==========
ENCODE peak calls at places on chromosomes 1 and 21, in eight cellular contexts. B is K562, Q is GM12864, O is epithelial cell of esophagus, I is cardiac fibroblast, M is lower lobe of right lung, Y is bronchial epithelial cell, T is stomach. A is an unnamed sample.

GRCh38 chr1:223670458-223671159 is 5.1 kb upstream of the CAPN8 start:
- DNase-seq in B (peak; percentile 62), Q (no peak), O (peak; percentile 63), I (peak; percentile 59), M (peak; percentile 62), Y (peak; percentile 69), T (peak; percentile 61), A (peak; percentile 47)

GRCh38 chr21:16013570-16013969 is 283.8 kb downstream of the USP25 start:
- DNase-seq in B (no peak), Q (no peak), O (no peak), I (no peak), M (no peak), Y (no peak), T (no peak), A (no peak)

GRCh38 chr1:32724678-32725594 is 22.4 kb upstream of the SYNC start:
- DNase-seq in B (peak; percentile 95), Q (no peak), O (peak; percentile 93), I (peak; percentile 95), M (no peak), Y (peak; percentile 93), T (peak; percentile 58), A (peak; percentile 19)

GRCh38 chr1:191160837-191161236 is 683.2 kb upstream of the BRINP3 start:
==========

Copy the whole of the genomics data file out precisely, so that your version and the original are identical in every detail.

ENCODE peak calls at places on chromosomes 1 and 21, in eight cellular contexts. B is K562, Q is GM12864, O is epithelial cell of esophagus, I is cardiac fibroblast, M is lower lobe of right lung, Y is bronchial epithelial cell, T is stomach. A is an unnamed sample.

GRCh38 chr1:223670458-223671159 is 5.1 kb upstream of the CAPN8 start:
- DNase-seq in B (peak; percentile 62), Q (no peak), O (peak; percentile 63), I (peak; percentile 59), M (peak; percentile 62), Y (peak; percentile 69), T (peak; percentile 61), A (peak; percentile 47)

GRCh38 chr21:16013570-16013969 is 283.8 kb downstream of the USP25 start:
- DNase-seq in B (no peak), Q (no peak), O (no peak), I (no peak), M (no peak), Y (no peak), T (no peak), A (no peak)

GRCh38 chr1:32724678-32725594 is 22.4 kb upstream of the SYNC start:
- DNase-seq in B (peak; percentile 95), Q (no peak), O (peak; percentile 93), I (peak; percentile 95), M (no peak), Y (peak; percentile 93), T (peak; percentile 58), A (peak; percentile 19)

GRCh38 chr1:191160837-191161236 is 683.2 kb upstream of the BRINP3 start: